Let me explain very quickly what I mean by "no time". I believe that in this country we have so complicated our management task with a mass of intervention, with a mass of legislation and in recent decades with a degree of necessity for constant trade union negotiation not found to nearly the same extent elsewhere in Europe that managers, who actually have a pretty full-time job in running a factory—and I have done that—have in fact been extremely short of time, as well as money, to attend to the longer-term matters, and even to the necessary degree of explanation and communication which has been mentioned today. This has been particularly true in our very big factories, which are a much more time-consuming job to run.

They have more problems of communication, and it makes it much more difficult to reach the ideal which the noble Lord, Lord Sieff, mentioned of communicating with every employee.

If, therefore, I can suggest to your Lordships that the condition of the patient has been that he has had little or no money and less time, certainly, than his competitors overseas, let us go back to the list of possible scapegoats which have been mentioned in this debate and in others and try to separate causes from symptoms. I suggest that the symptoms of the original list clearly include the marketing and sales, the design questions and the implementation of development. The lack of investment clearly stems to a degree from the "no money" situation, although, of course, almost miraculously British industry has kept up a rate of investment not so far removed in relation to GDP from its competitor countries. So in the main the problem is the utilisation of investment. I suggest that all of those are almost certainly symptoms of the "little time" and "little money" situations. And I suggest that those have been caused by the clobbering of British industry over the last two decades with controls, price controls, income policy (to which I shall return in view of the comments made in this debate) and by the erosion of incentive and the burden of taxes.

I think a contributory cause has to be our unique trade union position which we have taken steps, debated in the House this week and again next week, to try to improve. I would not for one moment contradict the views of all those who have said that the co-operation of all employees depends upon the quality and the activity of management as well. The question of the enterprise culture and education has been well debated in the Finniston debate and I shall not go back over it today. I think that the management position does have to be dealt with to a degree. It is not true that other countries do hot have a variation of standard of management. Everything in my personal experience, and in the time I have had to supplement that in my present position, indicates that there is a big variation of management in all industrial countries.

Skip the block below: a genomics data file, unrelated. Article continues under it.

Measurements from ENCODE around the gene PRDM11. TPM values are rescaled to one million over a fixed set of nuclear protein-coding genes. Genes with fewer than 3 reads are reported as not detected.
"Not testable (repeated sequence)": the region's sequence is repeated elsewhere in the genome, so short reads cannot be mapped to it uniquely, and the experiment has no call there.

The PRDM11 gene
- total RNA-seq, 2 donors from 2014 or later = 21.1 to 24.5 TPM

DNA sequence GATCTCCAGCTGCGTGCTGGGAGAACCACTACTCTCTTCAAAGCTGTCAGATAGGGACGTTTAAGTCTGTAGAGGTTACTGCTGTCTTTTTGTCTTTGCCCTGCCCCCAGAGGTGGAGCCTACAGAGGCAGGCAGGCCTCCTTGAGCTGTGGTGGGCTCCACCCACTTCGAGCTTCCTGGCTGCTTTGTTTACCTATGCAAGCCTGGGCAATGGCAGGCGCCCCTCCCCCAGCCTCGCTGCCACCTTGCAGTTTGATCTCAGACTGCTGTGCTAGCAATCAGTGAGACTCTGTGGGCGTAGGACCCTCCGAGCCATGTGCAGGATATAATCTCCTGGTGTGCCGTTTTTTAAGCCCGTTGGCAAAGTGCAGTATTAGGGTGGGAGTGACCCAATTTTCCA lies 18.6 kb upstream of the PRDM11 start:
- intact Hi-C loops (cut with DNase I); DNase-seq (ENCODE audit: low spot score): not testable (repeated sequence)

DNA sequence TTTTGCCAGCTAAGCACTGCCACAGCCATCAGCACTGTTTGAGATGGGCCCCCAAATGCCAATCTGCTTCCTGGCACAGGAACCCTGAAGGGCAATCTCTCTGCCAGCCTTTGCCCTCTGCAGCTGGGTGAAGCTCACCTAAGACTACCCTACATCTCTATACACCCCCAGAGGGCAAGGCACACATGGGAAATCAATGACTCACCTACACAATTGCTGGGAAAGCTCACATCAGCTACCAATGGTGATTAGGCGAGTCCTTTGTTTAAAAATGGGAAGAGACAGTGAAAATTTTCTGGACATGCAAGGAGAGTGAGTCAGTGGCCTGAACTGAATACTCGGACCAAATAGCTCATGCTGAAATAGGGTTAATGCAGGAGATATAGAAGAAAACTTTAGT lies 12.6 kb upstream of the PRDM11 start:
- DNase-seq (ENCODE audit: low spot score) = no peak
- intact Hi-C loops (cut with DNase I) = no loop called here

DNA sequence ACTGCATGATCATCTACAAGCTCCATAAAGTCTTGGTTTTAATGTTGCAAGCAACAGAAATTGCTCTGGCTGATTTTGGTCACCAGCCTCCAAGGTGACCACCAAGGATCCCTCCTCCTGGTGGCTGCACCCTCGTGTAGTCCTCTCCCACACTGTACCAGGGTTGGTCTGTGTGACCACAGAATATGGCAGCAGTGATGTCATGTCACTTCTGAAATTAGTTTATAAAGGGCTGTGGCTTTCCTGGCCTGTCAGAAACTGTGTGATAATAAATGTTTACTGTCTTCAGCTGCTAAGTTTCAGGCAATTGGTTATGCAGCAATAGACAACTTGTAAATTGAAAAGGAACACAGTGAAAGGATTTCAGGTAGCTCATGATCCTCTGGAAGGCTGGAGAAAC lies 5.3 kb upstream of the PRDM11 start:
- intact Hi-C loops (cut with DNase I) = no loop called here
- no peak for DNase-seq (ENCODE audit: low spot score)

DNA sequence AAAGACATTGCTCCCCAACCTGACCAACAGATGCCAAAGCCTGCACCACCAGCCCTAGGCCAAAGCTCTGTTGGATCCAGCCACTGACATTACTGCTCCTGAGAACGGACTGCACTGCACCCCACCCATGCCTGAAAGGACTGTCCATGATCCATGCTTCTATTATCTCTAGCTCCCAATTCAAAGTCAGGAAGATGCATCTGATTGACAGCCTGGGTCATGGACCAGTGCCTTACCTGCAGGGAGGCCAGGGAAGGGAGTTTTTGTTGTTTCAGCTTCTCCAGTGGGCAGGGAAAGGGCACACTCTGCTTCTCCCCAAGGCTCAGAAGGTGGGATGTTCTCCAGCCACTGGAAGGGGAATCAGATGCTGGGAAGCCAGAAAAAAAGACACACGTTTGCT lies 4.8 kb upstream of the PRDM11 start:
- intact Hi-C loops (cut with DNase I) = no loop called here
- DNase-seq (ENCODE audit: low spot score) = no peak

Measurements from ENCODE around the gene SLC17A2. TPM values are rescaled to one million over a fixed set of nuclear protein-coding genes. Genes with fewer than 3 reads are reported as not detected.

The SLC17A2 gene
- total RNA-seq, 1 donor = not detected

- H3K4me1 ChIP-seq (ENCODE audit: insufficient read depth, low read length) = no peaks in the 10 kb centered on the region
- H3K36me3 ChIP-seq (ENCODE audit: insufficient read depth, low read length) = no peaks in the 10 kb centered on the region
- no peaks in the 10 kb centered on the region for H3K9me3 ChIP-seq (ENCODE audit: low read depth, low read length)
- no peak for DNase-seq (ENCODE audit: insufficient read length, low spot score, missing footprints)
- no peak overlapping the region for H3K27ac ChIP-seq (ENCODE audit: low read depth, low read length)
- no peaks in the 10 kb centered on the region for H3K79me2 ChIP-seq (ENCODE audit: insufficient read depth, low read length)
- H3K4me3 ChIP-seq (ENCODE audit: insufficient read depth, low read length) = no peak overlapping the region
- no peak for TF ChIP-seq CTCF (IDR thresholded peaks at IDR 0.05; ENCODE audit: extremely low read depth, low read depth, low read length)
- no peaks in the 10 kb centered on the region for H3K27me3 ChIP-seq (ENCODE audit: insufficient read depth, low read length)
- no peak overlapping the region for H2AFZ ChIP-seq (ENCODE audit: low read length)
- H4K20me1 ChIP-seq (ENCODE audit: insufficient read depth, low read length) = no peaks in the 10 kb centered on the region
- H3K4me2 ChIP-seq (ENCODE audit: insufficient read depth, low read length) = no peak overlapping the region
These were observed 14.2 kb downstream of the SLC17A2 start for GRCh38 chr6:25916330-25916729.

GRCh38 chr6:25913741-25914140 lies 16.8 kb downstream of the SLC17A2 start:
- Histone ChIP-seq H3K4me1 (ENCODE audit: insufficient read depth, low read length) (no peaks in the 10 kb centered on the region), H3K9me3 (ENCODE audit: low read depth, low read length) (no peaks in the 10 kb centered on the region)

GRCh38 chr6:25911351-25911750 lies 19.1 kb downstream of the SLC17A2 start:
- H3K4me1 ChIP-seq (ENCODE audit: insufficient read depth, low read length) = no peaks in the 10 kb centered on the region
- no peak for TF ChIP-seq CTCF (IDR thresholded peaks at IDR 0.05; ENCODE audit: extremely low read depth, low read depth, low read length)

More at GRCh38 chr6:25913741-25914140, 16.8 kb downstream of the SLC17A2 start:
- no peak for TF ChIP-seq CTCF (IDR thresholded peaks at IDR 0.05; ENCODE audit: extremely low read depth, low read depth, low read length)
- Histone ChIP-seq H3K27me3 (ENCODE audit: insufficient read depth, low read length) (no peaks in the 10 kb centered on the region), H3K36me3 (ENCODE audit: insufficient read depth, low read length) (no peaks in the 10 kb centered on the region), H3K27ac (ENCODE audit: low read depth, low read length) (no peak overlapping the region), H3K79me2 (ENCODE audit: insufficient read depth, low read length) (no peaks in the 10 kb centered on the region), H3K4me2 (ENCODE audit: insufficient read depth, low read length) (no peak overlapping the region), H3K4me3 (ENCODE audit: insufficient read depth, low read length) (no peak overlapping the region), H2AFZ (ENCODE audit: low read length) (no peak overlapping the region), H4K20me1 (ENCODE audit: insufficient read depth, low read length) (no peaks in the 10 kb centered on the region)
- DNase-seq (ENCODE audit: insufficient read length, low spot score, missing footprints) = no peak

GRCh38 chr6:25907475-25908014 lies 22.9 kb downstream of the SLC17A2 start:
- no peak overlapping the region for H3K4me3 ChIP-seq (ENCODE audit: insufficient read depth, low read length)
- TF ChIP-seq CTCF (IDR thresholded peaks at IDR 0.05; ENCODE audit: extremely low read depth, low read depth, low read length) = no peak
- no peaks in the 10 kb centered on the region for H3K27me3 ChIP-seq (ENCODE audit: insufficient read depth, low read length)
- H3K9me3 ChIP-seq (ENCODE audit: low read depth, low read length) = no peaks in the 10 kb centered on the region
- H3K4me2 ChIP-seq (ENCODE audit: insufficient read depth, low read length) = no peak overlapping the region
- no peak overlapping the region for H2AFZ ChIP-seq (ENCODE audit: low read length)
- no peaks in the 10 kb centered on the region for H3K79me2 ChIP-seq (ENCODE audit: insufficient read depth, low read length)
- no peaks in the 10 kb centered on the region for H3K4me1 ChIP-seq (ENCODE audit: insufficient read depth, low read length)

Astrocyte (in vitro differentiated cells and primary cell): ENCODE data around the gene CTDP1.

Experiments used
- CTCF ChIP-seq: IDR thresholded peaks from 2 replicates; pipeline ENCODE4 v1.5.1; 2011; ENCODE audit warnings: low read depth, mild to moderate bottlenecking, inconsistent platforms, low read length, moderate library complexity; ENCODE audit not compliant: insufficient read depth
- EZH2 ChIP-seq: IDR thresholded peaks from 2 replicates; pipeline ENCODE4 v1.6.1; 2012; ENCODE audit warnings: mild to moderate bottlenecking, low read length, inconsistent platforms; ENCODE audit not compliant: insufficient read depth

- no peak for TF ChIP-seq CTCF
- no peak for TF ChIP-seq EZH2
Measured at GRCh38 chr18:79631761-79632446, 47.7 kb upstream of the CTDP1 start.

Of course the manager is responsible for performance and there can be no gainsaying it, and thus the adage mentioned today, that there are only bad officers and no bad soldiers, is eternally correct. But you can have a situation where the officers have been discouraged, where the time available to them to improve things in the longer term has been diminished; consider the amount of consultation they have to do in order to take a single management decision. The differences here have been shown by published studies on multinational companies and the amounts of time necessary to be taken in negotiation in factories making the same product and staffed to the same management standards.

These things can make performance, particularly in our larger factories—which are the majority and do affect the overall productivity figures more than anything—else extremely difficult for average and variable management. As I said in the Finniston debate, we have undoubtedly got a shortage of technical management. I would willingly suggest that we swop some accountants, who are doing very well overseas in many areas running many companies, for some engineers, now that our tax rates are sufficiently low to be able to do it, which we could not do a few years ago; bring in engineers to fill the short-term gap while the longer-term measures are taking effect.